A massive explosion rocks downtown Beirut, Lebanon


A massive explosion rocked Beirut with the force of an earthquake, followed by a shock wave that blew out windows and caused widespread damage across the Lebanese capital. At least 70 people were killed and more than 3,000 wounded, according to Health Minister Hassan Hamad.

Injured residents flooded hospitals, pushing them past capacity. Medical officials pleaded for blood donations.

The blast, which struck with the force of a 3.5 magnitude earthquake, according to Germany’s geosciences center GFZ, followed a fire that broke out in the city’s port area, based on multiple videos from the scene. 

Though the cause of the explosion has yet to be officially determined, President Donald Trump called it a “terrible attack” based on the suspicions of U.S. generals he did not name. 

Local officials are still investigating: Trump says massive explosion in Beirut appears to be an attack

“I’ve met with some of our great generals and they just feel it was,” Trump said at a White House press conference where he offered condolences and assistance to the Lebanon people. “It was a bomb of some kind.”

Abbas Ibrahim, chief of Lebanese General Security, said the blast might have been caused by highly explosive material that was stored at the port after it was confiscated from a ship.

In a tweet on the Lebanese presidential account, the material was identified as ammonium nitrate, citing Prime Minister Hassan Diab as saying, “It is unacceptable that a shipment of ammonium nitrate estimated at 2,750 tons has been present for six years in a warehouse without taking preventive measures that endanger the safety of citizens.”

In a domestic terrorism case that shook America, Timothy McVeigh killed 168 people by creating a bomb from two tons of ammonium nitrate mixed with fuel oil to blow up the Alfred P. Murrah Federal Building in Oklahoma City in 1995.

Videos showed an orange cloud over Beirut’s port after the explosion, which is consistent with a nitrate-related explosion. 

The force shook buildings, which were hit again by the shock wave that blew out windows, sending shards of glass flying through the air.

Beirut Gov. Marwan Abboud called it a “national catastrophe,” and the prime minister declared a day of mourning, according to CNN. 

“It resembles what happened in Japan, in Hiroshima and Nagasaki. That’s what [it] reminds me of. In my life, I haven’t seen destruction on this scale,” Abboud said of the mushroom cloud.


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Israel, which has seen years of intermittent conflict with Lebanon, particularly and recently with Hezbollah, denied any involvement and offered humanitarian medical aid. France and the United Nations special coordinator also offered humanitarian assistance.

Online videos showed a dark pall rising from the port, what normally might be expected from an industrial-area fire. It was followed by an explosion creating a massive white cloud that enveloped the area. A moment later, the shock wave hit.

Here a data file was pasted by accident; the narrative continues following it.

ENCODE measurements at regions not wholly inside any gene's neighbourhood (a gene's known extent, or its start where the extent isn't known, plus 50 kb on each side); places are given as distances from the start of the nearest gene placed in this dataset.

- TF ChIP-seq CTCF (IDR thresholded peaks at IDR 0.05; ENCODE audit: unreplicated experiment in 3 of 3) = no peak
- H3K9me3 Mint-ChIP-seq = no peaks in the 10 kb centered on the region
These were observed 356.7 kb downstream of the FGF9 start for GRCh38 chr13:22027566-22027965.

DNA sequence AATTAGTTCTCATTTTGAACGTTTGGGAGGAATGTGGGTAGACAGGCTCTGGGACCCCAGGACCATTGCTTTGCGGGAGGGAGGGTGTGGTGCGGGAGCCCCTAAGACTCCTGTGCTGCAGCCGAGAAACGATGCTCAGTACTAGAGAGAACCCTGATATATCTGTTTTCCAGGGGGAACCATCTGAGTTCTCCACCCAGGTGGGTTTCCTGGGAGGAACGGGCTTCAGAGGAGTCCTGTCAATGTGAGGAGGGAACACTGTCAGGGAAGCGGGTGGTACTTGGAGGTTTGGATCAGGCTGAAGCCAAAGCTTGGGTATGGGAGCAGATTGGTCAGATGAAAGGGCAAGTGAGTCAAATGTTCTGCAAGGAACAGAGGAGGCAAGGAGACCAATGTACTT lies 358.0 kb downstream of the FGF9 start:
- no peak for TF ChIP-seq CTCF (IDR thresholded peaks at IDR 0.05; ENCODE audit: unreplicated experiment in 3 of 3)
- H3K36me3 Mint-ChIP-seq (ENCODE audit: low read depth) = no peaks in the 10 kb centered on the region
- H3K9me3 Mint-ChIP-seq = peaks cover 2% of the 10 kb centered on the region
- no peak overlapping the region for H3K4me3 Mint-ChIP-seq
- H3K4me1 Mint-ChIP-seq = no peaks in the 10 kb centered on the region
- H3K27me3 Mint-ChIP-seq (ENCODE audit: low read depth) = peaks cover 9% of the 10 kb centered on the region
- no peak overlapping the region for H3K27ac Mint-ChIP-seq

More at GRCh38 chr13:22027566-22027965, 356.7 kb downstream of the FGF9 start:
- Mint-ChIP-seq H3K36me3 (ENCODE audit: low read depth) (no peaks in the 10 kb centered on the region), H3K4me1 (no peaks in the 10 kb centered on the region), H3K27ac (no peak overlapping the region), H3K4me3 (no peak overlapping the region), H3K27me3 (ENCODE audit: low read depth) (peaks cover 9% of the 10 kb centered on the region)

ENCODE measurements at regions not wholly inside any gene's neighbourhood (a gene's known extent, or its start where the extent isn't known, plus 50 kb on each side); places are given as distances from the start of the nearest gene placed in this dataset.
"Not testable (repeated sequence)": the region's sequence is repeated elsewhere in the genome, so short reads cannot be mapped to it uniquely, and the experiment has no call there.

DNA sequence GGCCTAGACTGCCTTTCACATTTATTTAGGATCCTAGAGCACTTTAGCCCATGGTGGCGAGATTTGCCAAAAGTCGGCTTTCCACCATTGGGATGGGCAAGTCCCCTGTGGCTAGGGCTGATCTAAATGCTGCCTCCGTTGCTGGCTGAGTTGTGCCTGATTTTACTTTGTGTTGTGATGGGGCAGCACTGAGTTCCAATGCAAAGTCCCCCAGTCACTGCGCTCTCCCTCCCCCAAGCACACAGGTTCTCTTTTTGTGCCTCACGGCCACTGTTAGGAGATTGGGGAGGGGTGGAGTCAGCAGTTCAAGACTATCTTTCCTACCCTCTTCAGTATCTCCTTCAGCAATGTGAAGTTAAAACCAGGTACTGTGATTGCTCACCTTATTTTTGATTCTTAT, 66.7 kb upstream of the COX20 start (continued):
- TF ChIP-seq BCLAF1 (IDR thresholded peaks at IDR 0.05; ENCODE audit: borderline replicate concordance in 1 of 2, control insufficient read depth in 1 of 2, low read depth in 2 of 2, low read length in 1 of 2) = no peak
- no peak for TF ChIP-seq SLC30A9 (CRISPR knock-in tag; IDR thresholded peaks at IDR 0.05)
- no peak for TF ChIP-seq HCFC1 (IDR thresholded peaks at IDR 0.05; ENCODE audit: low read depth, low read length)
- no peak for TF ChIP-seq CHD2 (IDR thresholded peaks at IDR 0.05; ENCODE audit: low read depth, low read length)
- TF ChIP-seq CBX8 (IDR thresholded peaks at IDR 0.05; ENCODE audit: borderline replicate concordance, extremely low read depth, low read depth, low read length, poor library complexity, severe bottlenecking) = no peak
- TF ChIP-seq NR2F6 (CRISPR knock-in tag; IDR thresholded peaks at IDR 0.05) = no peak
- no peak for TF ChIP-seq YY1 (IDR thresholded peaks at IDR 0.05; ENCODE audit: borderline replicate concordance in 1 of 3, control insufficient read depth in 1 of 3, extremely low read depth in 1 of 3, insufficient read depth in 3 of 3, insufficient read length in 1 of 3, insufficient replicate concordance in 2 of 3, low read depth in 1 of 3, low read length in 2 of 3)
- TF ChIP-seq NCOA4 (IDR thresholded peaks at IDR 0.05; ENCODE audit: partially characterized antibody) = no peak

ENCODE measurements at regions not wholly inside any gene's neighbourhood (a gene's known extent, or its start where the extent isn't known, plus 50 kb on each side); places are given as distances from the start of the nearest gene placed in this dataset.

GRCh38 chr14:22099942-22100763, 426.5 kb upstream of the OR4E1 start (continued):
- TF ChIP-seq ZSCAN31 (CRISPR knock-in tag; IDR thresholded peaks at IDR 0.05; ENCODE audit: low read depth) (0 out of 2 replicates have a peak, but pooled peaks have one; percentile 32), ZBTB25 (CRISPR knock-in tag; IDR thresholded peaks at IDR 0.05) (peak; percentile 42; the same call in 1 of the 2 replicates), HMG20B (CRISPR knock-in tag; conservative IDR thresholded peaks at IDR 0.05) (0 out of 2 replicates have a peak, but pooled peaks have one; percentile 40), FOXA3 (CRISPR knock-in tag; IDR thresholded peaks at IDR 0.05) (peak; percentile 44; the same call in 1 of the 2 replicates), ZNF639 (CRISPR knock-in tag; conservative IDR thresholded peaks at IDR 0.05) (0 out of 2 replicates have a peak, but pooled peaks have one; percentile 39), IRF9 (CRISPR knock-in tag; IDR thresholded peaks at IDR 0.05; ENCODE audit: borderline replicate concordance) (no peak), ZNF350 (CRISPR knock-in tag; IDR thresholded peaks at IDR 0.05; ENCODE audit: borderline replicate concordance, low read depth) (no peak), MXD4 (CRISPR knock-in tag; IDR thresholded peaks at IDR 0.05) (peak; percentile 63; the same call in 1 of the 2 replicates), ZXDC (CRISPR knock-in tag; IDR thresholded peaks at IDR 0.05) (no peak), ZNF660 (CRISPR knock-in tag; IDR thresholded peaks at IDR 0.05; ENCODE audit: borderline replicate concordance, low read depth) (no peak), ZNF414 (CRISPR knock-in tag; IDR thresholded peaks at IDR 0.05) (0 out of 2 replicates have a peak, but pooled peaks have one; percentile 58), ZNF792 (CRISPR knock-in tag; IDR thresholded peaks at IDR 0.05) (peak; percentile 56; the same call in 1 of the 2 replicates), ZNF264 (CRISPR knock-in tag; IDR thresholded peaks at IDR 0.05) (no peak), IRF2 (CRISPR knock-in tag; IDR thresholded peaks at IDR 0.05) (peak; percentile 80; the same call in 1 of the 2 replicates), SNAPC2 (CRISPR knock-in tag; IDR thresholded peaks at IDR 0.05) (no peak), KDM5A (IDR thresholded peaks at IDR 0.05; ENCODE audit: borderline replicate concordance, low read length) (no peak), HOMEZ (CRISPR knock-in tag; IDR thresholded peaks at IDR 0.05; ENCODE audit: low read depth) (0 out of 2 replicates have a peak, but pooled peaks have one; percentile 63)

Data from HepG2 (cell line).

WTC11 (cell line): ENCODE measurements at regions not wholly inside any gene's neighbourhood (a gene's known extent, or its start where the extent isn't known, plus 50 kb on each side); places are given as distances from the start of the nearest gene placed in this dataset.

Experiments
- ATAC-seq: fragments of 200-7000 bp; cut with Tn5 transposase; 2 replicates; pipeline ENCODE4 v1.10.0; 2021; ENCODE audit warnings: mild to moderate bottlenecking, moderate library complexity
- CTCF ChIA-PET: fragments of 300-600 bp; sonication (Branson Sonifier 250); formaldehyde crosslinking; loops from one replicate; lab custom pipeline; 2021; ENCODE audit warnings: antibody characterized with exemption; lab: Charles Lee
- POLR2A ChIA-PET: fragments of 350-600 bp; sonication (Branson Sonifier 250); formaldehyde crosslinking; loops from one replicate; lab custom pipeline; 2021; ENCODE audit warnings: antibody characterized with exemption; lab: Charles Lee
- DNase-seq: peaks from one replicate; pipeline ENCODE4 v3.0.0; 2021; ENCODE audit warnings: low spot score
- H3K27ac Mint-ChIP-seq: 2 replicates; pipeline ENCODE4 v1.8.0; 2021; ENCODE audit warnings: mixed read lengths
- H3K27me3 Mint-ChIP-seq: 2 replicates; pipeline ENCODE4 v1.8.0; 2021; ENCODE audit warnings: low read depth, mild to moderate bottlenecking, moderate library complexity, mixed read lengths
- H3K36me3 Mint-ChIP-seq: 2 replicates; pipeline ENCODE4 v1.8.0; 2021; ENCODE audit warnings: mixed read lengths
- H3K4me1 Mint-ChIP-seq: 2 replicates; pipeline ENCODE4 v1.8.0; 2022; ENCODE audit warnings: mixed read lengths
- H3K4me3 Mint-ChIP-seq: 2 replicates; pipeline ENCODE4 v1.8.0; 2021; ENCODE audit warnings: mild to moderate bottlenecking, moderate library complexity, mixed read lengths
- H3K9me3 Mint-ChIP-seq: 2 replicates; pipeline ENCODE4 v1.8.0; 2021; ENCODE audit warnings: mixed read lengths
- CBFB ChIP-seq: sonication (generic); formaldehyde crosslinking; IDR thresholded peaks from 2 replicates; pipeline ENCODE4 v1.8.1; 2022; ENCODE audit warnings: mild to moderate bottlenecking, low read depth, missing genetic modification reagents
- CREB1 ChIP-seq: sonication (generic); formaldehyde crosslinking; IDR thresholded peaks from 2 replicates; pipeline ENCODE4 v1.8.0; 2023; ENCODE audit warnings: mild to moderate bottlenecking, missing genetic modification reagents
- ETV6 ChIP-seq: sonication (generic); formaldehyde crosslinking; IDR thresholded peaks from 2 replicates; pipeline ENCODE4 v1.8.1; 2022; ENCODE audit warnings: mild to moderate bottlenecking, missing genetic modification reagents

The blast, which occurred shortly after 6 p.m. local time, was followed by the wail of ambulance sirens through streets covered in debris.

The Beirut explosion recalled the twin blasts that killed at least 50 and injured more than 700 in the Chinese port of Tianjin in 2015. The second was the more powerful of the two, equivalent to an estimated 21 tons of TNT.

A man reacts at the scene of an explosion at the port in Lebanon’s capital Beirut on August 4, 2020. – Two huge explosion rocked the Lebanese capital Beirut, wounding dozens of people, shaking buildings and sending huge plumes of smoke billowing into the sky. Lebanese media carried images of people trapped under rubble, some bloodied, after the massive explosions, the cause of which was not immediately known. (Photo: IBRAHIM AMRO, AFP via Getty Images)

Over the past few decades, Beirut has endured bloodshed from suicide bombings, armed conflict with neighboring Israel and a civil war. 

History:Even before explosion, Lebanon teetered toward collapse

“It was a real horror show. I haven’t seen anything like that since the days of the (civil) war,” said Marwan Ramadan, who was knocked off his feet by the explosion.

CNN’s Beirut correspondent Ben Wedeman said he “never felt anything like it … [I’ve] been around the block and seen pretty large explosions … and this was bigger.”

Washington Post Beirut bureau chief Liz Sly reported “bleeding people, wreckage piled all over.”

In a first-person account for the New York Times, Vivian Yee, a correspondent for the newspaper said, “Everyone on the street seemed to be either bleeding from open gashes or swathed in makeshift bandages — all except one woman in a chic, backless top leading a small dog on a leash.” 

She added: “Only an hour before, we had all been walking dogs or checking email or grocery shopping. Only an hour before, there had been no blood.”

Contributing: The Associated Press

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